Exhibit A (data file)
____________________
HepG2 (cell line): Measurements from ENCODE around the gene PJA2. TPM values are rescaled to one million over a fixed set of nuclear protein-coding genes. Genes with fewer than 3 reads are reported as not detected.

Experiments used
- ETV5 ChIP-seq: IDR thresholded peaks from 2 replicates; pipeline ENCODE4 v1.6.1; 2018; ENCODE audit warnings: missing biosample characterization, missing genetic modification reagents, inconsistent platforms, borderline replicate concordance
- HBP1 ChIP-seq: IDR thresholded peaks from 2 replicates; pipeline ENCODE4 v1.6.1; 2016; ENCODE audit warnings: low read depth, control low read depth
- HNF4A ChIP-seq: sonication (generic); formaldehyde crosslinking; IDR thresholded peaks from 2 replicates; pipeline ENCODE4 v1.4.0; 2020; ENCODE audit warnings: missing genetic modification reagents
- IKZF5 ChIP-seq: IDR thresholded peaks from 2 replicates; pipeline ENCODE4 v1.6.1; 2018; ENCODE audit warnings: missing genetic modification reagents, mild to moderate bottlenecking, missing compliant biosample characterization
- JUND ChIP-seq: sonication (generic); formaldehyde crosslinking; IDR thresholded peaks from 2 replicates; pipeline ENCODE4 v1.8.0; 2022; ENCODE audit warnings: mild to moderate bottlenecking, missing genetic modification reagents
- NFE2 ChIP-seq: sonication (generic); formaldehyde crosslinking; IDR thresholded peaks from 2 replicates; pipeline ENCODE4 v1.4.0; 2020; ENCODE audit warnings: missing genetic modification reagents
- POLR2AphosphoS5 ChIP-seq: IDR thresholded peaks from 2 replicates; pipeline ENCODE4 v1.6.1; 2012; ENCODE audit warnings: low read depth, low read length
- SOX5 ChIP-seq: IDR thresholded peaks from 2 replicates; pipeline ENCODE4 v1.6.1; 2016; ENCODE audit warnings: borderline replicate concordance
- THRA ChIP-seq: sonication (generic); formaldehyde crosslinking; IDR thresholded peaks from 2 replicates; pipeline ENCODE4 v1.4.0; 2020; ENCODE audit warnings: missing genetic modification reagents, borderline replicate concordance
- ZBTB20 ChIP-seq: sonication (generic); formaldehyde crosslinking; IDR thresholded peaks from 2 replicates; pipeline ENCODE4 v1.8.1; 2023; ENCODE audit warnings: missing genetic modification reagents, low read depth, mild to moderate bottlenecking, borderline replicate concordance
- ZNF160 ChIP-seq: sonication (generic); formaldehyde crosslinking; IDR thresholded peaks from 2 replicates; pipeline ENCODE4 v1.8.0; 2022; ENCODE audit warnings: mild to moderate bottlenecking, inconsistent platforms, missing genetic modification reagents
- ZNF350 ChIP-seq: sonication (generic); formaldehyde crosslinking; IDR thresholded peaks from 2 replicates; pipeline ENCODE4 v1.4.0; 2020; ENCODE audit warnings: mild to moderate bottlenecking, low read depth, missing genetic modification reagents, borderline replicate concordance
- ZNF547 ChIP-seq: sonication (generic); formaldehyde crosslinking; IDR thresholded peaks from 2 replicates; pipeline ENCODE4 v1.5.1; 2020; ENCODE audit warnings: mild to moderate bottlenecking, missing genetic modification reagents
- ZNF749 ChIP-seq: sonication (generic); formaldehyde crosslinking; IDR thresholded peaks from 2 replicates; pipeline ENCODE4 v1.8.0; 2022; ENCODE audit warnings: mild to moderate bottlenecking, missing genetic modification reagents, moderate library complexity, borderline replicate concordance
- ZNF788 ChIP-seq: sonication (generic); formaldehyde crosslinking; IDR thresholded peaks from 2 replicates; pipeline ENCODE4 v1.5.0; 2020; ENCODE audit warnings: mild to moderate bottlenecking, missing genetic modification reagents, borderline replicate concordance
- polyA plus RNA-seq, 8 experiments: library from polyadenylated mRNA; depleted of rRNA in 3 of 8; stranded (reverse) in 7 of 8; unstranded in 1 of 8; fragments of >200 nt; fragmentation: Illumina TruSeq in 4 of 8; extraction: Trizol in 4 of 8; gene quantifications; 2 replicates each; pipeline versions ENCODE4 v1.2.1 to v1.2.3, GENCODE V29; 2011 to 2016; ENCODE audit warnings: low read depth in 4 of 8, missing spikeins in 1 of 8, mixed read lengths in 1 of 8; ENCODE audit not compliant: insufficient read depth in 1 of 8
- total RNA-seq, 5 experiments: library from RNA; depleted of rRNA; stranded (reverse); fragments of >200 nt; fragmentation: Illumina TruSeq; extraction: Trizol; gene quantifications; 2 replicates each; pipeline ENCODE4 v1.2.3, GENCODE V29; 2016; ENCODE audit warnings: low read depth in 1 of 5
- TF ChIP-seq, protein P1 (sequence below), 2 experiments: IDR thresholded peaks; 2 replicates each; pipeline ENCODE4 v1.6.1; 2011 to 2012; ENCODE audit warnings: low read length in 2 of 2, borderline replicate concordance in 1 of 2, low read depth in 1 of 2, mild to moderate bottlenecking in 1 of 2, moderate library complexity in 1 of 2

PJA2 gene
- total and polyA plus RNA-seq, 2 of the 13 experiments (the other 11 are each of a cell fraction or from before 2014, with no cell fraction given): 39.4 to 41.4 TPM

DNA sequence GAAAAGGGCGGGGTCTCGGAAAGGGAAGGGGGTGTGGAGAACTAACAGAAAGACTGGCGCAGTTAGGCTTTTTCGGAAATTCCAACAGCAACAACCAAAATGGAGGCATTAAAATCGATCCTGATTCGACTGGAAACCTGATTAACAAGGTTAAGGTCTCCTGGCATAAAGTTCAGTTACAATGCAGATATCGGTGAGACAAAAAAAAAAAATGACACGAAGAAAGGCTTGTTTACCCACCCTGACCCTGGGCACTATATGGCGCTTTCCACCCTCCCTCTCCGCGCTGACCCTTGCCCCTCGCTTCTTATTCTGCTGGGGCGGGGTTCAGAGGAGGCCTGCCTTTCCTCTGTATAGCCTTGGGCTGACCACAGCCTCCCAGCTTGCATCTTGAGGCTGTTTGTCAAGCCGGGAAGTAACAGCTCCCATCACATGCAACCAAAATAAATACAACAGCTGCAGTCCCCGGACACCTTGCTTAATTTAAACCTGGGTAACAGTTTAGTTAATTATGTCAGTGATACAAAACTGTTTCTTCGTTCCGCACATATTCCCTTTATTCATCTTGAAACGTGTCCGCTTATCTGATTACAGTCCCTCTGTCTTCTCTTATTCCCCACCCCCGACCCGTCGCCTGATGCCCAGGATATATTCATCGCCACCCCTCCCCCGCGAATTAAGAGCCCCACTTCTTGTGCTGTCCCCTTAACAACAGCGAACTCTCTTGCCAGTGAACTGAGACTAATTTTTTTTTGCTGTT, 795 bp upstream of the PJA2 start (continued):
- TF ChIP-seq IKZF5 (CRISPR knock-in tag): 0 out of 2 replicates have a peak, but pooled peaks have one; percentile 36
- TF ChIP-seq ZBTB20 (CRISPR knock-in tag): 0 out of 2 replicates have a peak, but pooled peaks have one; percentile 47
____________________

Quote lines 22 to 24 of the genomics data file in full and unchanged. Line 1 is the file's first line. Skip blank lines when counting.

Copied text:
- total and polyA plus RNA-seq, 2 of the 13 experiments (the other 11 are each of a cell fraction or from before 2014, with no cell fraction given): 39.4 to 41.4 TPM

DNA sequence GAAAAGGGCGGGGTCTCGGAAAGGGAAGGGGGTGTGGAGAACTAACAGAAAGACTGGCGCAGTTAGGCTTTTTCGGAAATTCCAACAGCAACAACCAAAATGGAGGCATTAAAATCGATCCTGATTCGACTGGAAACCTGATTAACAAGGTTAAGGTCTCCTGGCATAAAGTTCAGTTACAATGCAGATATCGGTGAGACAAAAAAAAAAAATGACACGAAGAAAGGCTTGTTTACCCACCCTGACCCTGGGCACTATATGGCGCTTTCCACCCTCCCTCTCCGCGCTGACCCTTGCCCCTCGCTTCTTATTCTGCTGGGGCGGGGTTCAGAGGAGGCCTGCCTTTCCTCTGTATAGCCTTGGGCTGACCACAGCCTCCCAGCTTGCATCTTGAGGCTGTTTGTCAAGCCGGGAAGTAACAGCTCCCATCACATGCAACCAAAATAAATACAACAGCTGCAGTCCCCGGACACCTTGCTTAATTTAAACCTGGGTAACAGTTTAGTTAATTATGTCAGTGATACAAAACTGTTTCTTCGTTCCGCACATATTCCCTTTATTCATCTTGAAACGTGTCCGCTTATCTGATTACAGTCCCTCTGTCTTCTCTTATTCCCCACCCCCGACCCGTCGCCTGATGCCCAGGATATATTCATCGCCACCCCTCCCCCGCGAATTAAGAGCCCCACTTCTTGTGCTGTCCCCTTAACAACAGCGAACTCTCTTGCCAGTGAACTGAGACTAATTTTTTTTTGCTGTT, 795 bp upstream of the PJA2 start (continued):
- TF ChIP-seq IKZF5 (CRISPR knock-in tag): 0 out of 2 replicates have a peak, but pooled peaks have one; percentile 36